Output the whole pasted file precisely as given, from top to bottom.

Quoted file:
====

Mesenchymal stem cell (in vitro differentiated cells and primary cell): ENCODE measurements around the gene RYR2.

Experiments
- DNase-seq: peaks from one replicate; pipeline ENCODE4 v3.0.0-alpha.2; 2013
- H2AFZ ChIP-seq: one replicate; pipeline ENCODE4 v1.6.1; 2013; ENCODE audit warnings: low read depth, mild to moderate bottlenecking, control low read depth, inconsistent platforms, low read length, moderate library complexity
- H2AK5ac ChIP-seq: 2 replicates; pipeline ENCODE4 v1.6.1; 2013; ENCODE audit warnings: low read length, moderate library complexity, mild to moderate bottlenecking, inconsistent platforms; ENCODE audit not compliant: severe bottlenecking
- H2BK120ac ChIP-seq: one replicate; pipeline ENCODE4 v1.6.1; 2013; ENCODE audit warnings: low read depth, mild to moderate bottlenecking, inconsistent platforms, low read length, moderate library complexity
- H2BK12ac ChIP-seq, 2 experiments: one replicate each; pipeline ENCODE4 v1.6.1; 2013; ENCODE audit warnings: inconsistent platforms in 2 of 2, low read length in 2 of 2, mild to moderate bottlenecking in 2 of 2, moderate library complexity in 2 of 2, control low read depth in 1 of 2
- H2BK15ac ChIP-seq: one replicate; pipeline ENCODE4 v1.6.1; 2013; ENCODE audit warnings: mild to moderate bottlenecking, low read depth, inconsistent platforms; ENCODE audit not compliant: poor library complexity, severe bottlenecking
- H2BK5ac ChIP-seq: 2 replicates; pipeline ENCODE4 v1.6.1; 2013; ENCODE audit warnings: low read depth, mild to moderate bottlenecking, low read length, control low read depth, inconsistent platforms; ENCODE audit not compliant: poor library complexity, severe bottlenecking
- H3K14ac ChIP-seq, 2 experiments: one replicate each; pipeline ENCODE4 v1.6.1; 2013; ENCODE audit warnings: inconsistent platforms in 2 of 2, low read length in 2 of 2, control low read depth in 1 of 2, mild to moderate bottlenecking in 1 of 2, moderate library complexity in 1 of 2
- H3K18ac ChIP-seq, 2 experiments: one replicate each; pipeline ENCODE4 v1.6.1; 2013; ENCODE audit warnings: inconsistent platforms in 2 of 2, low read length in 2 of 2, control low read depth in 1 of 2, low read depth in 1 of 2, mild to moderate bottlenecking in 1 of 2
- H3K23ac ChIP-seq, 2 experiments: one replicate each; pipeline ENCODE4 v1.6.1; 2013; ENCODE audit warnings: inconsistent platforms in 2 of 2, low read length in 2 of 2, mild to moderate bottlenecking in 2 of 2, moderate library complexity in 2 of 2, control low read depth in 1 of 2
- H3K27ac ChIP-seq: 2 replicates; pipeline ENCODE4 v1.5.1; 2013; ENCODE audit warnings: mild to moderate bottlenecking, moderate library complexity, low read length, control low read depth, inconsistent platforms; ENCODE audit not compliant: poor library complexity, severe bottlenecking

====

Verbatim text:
Mesenchymal stem cell (in vitro differentiated cells and primary cell): ENCODE measurements around the gene RYR2.

Experiments
- DNase-seq: peaks from one replicate; pipeline ENCODE4 v3.0.0-alpha.2; 2013
- H2AFZ ChIP-seq: one replicate; pipeline ENCODE4 v1.6.1; 2013; ENCODE audit warnings: low read depth, mild to moderate bottlenecking, control low read depth, inconsistent platforms, low read length, moderate library complexity
- H2AK5ac ChIP-seq: 2 replicates; pipeline ENCODE4 v1.6.1; 2013; ENCODE audit warnings: low read length, moderate library complexity, mild to moderate bottlenecking, inconsistent platforms; ENCODE audit not compliant: severe bottlenecking
- H2BK120ac ChIP-seq: one replicate; pipeline ENCODE4 v1.6.1; 2013; ENCODE audit warnings: low read depth, mild to moderate bottlenecking, inconsistent platforms, low read length, moderate library complexity
- H2BK12ac ChIP-seq, 2 experiments: one replicate each; pipeline ENCODE4 v1.6.1; 2013; ENCODE audit warnings: inconsistent platforms in 2 of 2, low read length in 2 of 2, mild to moderate bottlenecking in 2 of 2, moderate library complexity in 2 of 2, control low read depth in 1 of 2
- H2BK15ac ChIP-seq: one replicate; pipeline ENCODE4 v1.6.1; 2013; ENCODE audit warnings: mild to moderate bottlenecking, low read depth, inconsistent platforms; ENCODE audit not compliant: poor library complexity, severe bottlenecking
- H2BK5ac ChIP-seq: 2 replicates; pipeline ENCODE4 v1.6.1; 2013; ENCODE audit warnings: low read depth, mild to moderate bottlenecking, low read length, control low read depth, inconsistent platforms; ENCODE audit not compliant: poor library complexity, severe bottlenecking
- H3K14ac ChIP-seq, 2 experiments: one replicate each; pipeline ENCODE4 v1.6.1; 2013; ENCODE audit warnings: inconsistent platforms in 2 of 2, low read length in 2 of 2, control low read depth in 1 of 2, mild to moderate bottlenecking in 1 of 2, moderate library complexity in 1 of 2
- H3K18ac ChIP-seq, 2 experiments: one replicate each; pipeline ENCODE4 v1.6.1; 2013; ENCODE audit warnings: inconsistent platforms in 2 of 2, low read length in 2 of 2, control low read depth in 1 of 2, low read depth in 1 of 2, mild to moderate bottlenecking in 1 of 2
- H3K23ac ChIP-seq, 2 experiments: one replicate each; pipeline ENCODE4 v1.6.1; 2013; ENCODE audit warnings: inconsistent platforms in 2 of 2, low read length in 2 of 2, mild to moderate bottlenecking in 2 of 2, moderate library complexity in 2 of 2, control low read depth in 1 of 2
- H3K27ac ChIP-seq: 2 replicates; pipeline ENCODE4 v1.5.1; 2013; ENCODE audit warnings: mild to moderate bottlenecking, moderate library complexity, low read length, control low read depth, inconsistent platforms; ENCODE audit not compliant: poor library complexity, severe bottlenecking